Soy, corn futures slide following fresh round of China tariffs

* China ups tariffs on soy, corn, wheat, sorghum, beef, pork
* China halted U.S. ag purchases earlier this month
* Market awaits Pro Farmer crop estimates after Midwest tour
* Cool Midwest weather in focus

(Updates with closing U.S. prices and Pro Farmer's U.S. crop
estimates)
By Julie Ingwersen
CHICAGO, Aug 23 (Reuters) - U.S. corn futures hit a
three-month low and soybeans neared a three-week bottom after
China said it would impose additional tariffs on U.S. products
including grains and soy, escalating the trade war between the
world's top two economies.
On the Chicago Board of Trade, soybean futures posted the
biggest declines. China is the world's top soybean buyer, and
the trade row has hit the market hard. But corn pared losses and
wheat futures turned higher.
CBOT November soybeans settled down 12-1/4 cents at
$8.56-1/2 per bushel after hitting $8.55, the contract's lowest
since Aug. 5.
December corn ended down 3-1/4 cents at $3.67-3/4 a
bushel after dipping to $3.65-1/2, its lowest since May 13,
while December wheat finished up 6 cents at $4.77-3/4 a
bushel.
All three markets fell immediately after China announced
retaliatory tariffs on about $75 billion worth of U.S. goods,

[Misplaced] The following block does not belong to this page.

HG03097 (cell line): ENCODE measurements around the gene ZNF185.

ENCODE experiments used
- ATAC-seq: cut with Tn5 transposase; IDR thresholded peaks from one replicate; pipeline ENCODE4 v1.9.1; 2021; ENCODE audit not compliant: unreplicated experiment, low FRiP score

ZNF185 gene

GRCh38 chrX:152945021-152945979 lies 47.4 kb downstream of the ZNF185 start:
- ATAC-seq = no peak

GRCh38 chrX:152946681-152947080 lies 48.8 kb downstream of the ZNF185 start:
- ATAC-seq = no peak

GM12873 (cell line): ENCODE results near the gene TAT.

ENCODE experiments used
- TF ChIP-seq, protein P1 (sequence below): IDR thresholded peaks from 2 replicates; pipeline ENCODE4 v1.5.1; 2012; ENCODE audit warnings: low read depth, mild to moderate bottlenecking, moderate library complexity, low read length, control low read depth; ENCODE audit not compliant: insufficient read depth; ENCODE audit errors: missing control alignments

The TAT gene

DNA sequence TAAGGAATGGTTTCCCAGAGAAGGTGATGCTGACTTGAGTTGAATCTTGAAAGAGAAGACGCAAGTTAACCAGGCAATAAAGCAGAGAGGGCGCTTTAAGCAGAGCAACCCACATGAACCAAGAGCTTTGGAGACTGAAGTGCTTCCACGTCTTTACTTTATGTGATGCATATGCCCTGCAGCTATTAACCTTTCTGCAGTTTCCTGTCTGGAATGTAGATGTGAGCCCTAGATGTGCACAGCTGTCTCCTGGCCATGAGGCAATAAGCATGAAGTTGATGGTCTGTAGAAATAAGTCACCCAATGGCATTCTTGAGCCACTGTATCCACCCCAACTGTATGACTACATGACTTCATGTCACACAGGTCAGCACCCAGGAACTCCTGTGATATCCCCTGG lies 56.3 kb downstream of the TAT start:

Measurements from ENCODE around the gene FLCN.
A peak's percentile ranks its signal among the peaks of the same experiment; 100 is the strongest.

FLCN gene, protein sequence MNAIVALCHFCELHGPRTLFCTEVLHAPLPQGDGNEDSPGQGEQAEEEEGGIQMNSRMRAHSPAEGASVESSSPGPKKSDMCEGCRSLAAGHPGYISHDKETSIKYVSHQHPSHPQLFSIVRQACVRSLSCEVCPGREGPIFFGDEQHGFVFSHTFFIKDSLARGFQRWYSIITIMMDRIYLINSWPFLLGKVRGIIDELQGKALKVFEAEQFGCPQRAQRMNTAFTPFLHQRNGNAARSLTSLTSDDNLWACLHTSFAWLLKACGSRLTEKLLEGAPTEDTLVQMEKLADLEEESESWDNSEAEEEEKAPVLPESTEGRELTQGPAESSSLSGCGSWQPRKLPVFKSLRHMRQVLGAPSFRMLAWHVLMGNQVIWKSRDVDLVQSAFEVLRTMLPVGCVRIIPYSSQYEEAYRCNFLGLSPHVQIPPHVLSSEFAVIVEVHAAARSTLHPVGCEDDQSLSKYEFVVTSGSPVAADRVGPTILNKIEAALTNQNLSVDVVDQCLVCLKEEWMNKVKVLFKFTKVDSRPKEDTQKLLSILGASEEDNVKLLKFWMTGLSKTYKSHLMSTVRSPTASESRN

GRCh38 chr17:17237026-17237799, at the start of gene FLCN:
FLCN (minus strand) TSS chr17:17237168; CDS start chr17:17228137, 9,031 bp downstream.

including agricultural products.
But the impact on grains was seen as largely psychological,
given that China already said this month it halted purchases of
U.S. agricultural products.
"China is already buying zero (U.S.) soybeans; I don't know
if increasing the tariffs is going to change anything," said Joe
Vaclavik, president of Standard Grain, a brokerage and
consulting firm.
"Today's announcement was more about reinforcing negative
market sentiment - which it did - and about communicating to
traders that we are far from an agreement with China," INTL
FCStone chief commodities economist Arlan Suderman said in a
client note.
Traders continued to monitor crop weather in the U.S.
Midwest, where corn and soybean crops are behind in development
following widespread spring planting delays.
Storms brought much-needed moisture to the Corn Belt this
week, alleviating worries about emerging dryness. But forecasts
called for cool temperatures over the next 10 days, at a time
when crops could use a warm spell.
"I have questions about whether we are lacking the heat that
we need to push these crops to maturity," Vaclavik said.
After the CBOT close, the editors of the Pro Farmer
newsletter projected the U.S. 2019 corn yield at 163.3 bushels
per acre and the U.S. soybean yield at 46.1 bushels per acre,
both below the U.S. Department of Agriculture's most recent
forecasts.
The estimates were released after an annual Pro Farmer crop
tour this week of seven top producing states.

CBOT settlement prices:
Net Pct Volume
Last change change
CBOT wheat WZ9 477.75 6.00 1.3 53277
CBOT corn CZ9 367.75 -3.25 -0.9 226633
CBOT soybeans SX9 856.50 -12.25 -1.4 144859
CBOT soymeal SMZ9 295.40 -3.90 -1.3 51500
CBOT soyoil BOZ9 28.70 -0.20 -0.7 49476
NOTE: CBOT December wheat and corn and November soybeans
shown in cents per bushel, December soymeal in dollars per short
ton and December soyoil in cents per lb.

(Additional reporting by Gus Trompiz in Paris and Naveen
Thukral in Singapore, Editing by David Gregorio and Sandra
Maler)


First Published: 2019-08-23 03:12:05
Updated 2019-08-23 22:50:36


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